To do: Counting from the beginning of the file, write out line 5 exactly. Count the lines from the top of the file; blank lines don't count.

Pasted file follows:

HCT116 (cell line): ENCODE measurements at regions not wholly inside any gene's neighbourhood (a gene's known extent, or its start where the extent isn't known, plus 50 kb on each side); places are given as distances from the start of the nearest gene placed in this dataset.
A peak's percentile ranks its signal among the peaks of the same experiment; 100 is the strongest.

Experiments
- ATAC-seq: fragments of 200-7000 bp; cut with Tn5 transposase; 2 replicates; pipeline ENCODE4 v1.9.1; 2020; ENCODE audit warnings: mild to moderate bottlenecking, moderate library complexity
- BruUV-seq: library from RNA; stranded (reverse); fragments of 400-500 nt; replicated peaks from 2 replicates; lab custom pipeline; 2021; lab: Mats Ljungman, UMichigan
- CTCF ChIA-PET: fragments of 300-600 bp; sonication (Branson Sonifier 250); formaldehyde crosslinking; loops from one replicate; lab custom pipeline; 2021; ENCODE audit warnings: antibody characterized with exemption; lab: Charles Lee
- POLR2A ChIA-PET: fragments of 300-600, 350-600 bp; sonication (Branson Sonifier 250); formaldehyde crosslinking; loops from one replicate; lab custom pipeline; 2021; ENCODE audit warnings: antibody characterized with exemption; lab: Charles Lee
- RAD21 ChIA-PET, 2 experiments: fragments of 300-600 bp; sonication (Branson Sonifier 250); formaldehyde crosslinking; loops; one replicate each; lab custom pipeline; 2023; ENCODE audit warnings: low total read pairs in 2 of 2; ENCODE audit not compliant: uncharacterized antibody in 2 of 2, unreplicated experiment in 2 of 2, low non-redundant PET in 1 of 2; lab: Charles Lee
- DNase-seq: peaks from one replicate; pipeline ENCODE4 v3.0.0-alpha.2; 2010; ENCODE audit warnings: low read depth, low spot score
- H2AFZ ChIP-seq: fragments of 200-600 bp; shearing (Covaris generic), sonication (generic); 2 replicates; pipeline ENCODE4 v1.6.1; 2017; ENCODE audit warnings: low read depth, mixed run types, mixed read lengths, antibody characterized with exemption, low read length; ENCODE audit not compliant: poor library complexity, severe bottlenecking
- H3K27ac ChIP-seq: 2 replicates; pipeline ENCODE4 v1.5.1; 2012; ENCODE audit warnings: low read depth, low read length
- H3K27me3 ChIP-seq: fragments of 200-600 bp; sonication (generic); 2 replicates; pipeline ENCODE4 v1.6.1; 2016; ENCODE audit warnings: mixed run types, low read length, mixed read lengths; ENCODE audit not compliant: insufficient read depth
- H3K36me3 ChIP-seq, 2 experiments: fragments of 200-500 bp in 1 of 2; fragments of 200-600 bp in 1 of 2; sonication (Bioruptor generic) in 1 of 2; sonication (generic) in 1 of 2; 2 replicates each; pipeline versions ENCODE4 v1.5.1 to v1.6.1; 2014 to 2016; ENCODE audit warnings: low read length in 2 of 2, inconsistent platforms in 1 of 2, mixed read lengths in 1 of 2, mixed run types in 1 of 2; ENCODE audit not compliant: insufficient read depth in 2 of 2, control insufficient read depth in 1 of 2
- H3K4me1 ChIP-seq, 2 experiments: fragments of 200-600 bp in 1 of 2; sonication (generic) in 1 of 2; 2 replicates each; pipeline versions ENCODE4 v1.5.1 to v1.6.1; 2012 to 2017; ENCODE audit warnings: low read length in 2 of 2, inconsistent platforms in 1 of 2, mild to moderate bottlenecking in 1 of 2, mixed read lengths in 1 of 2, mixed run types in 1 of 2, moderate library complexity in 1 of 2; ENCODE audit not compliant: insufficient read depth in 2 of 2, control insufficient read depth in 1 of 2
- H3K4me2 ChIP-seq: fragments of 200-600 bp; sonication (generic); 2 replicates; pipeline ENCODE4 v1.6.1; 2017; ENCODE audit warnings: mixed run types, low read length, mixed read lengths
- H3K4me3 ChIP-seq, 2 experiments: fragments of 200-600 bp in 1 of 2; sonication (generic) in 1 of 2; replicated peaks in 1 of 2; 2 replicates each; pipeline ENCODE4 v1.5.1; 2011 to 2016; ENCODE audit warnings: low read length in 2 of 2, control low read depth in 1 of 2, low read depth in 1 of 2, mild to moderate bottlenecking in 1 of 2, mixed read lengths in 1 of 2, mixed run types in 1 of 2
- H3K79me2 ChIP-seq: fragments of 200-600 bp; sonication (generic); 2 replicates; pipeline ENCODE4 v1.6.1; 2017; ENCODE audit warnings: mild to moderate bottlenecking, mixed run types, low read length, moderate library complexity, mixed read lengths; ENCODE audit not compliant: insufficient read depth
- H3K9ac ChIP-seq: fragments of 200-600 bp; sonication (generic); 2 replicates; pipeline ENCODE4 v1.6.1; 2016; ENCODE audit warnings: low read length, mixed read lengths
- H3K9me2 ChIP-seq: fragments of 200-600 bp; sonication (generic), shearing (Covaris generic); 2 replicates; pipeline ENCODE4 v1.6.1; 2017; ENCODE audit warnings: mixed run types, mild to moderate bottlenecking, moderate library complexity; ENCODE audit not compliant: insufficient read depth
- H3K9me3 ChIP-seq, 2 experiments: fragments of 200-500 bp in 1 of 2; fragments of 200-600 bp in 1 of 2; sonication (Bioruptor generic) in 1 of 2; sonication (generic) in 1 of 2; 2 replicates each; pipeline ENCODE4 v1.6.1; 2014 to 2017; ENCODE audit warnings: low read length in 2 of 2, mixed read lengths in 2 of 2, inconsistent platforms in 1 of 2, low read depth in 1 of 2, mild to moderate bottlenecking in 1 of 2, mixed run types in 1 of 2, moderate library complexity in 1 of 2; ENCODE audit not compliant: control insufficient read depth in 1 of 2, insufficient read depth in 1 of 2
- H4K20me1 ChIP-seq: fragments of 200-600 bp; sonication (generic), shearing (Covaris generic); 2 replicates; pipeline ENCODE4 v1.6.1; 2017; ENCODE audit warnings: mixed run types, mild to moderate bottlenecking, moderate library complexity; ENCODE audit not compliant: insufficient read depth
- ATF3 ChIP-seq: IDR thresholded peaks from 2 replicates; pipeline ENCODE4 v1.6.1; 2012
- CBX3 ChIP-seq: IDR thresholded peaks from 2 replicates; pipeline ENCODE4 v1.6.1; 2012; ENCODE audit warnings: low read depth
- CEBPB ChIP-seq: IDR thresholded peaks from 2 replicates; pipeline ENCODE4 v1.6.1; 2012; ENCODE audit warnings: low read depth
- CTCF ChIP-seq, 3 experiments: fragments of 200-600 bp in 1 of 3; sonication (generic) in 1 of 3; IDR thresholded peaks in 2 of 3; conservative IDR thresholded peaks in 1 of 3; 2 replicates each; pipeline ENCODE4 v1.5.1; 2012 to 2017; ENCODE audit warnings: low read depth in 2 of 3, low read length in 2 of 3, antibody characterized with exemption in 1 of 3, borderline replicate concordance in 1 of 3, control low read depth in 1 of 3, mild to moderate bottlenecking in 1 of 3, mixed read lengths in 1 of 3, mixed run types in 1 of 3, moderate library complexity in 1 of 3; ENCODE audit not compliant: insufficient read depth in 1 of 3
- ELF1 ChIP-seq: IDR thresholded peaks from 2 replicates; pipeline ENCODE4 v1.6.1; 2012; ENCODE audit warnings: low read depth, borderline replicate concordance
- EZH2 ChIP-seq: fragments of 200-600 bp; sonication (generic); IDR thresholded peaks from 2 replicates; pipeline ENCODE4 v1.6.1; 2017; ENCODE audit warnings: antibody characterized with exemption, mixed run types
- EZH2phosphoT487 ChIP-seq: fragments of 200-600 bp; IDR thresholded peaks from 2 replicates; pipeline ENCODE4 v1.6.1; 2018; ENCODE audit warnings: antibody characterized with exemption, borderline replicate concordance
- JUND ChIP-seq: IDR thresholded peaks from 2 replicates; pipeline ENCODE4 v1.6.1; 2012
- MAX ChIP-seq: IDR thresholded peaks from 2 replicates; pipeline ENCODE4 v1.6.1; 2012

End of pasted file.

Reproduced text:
- BruUV-seq: library from RNA; stranded (reverse); fragments of 400-500 nt; replicated peaks from 2 replicates; lab custom pipeline; 2021; lab: Mats Ljungman, UMichigan